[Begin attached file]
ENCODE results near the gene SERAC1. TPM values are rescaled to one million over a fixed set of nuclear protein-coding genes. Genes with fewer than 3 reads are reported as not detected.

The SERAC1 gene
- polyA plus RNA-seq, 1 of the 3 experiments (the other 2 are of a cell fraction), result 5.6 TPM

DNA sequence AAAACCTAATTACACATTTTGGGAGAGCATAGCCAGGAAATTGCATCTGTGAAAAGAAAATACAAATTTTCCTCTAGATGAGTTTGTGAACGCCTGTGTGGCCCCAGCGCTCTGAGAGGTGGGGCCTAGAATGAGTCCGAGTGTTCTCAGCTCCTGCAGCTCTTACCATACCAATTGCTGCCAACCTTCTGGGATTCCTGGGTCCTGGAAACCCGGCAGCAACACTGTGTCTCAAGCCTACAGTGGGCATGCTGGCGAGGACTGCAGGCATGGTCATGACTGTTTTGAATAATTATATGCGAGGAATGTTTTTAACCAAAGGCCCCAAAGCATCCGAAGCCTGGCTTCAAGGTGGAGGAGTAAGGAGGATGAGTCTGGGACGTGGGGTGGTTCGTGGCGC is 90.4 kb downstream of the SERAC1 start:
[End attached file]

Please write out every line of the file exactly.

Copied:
ENCODE results near the gene SERAC1. TPM values are rescaled to one million over a fixed set of nuclear protein-coding genes. Genes with fewer than 3 reads are reported as not detected.

The SERAC1 gene
- polyA plus RNA-seq, 1 of the 3 experiments (the other 2 are of a cell fraction), result 5.6 TPM

DNA sequence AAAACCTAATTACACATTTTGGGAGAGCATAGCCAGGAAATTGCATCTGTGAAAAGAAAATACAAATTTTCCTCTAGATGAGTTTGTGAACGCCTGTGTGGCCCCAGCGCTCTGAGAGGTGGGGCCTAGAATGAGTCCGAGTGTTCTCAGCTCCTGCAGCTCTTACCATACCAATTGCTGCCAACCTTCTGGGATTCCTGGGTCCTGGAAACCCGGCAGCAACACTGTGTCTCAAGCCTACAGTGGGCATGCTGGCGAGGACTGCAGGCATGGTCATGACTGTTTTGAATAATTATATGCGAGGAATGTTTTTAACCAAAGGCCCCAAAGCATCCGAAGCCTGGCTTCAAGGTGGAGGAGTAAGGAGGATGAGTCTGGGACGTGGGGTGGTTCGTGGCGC is 90.4 kb downstream of the SERAC1 start: